Just the word “eviction” conjures up nightmares for the average tenant. Whether they have a long-term lease or are operating month-to-month, most tenants fear what will happen if they get into any kind of a dispute with their landlord.

But eviction isn’t a given, even if your landlord is unhappy with you. There are a number of grounds on which tenants can fight an unfair eviction. They include:

  • It violates the Fair Housing Act. Landlords aren’t supposed to discriminate against tenants on the basis of their inclusion in a protected class. That means, for example, that your landlord can’t evict you simply because they learned that you’re in a same-sex relationship.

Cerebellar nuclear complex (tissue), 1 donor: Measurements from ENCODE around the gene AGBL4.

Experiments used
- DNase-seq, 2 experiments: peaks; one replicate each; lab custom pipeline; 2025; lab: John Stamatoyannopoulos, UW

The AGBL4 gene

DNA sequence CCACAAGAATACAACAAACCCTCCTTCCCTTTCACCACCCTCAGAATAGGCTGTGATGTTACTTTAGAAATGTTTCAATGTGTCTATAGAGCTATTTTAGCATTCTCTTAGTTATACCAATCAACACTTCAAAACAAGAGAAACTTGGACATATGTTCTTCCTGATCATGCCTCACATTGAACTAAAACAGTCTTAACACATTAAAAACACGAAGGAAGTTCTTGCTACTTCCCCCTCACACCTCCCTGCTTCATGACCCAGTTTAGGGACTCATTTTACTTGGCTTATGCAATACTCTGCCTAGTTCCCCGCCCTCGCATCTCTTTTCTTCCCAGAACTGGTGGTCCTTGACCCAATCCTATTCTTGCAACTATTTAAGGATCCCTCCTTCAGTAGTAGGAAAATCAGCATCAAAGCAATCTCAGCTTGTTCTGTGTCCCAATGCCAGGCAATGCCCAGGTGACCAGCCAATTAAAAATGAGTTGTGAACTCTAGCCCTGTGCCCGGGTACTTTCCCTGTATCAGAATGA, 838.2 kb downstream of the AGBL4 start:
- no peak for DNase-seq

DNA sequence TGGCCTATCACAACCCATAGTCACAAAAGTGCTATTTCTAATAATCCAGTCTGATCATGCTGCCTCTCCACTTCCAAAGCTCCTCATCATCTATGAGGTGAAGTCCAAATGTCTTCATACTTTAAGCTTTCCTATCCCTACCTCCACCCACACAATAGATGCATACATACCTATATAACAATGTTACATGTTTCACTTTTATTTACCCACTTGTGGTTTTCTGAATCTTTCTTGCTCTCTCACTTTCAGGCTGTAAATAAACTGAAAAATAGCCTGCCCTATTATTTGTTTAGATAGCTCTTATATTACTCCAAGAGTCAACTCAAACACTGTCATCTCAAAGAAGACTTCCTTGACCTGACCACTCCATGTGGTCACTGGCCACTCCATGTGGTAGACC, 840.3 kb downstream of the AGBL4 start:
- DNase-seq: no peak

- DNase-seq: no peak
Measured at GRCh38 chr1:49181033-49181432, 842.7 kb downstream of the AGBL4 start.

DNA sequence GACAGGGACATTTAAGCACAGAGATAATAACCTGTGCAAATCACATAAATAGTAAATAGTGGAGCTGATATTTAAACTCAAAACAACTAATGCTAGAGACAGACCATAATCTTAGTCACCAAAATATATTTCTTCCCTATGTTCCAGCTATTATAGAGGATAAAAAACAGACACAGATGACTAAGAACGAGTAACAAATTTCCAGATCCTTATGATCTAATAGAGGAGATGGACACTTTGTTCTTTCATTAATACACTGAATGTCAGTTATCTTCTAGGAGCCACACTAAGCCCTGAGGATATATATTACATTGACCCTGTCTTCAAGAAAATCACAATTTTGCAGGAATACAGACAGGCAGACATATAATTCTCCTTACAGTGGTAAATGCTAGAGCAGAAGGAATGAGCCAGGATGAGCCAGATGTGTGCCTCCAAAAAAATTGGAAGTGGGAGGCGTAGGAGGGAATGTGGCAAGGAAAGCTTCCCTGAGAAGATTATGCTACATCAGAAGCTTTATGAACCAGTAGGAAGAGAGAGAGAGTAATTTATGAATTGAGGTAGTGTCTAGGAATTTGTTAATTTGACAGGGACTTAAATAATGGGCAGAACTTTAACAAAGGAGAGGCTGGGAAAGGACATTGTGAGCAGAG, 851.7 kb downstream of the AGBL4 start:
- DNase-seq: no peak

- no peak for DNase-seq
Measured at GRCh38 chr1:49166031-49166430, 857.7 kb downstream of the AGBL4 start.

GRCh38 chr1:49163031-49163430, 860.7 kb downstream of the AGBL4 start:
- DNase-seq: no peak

• The eviction is an act of retaliation. You have certain legal rights — including the right to complain that the property is in violation of housing codes or in disrepair. If your landlord decides to punish you for making a fuss, that’s retaliation.
  • You used your rent to pay for repairs yourself. If you gave your landlord notice and time to make repairs to the property and finally gave up and paid for them yourself, your landlord may not be allowed to evict you for the missing rent.
  • Your landlord accepted a partial payment. If your landlord agreed to work with you and took a partial payment, that could prevent your landlord from evicting you for at least another month.
  • You weren’t properly notified. Landlords sometimes think that it’s “their property, their rules,” and they don’t want to go through the proper process to file an eviction with the court. That’s neither legal nor fair.

If your landlord is trying to evict you illegally or unfairly, find out what rights you have to fight back. Experienced legal assistance may be worth more than you realize.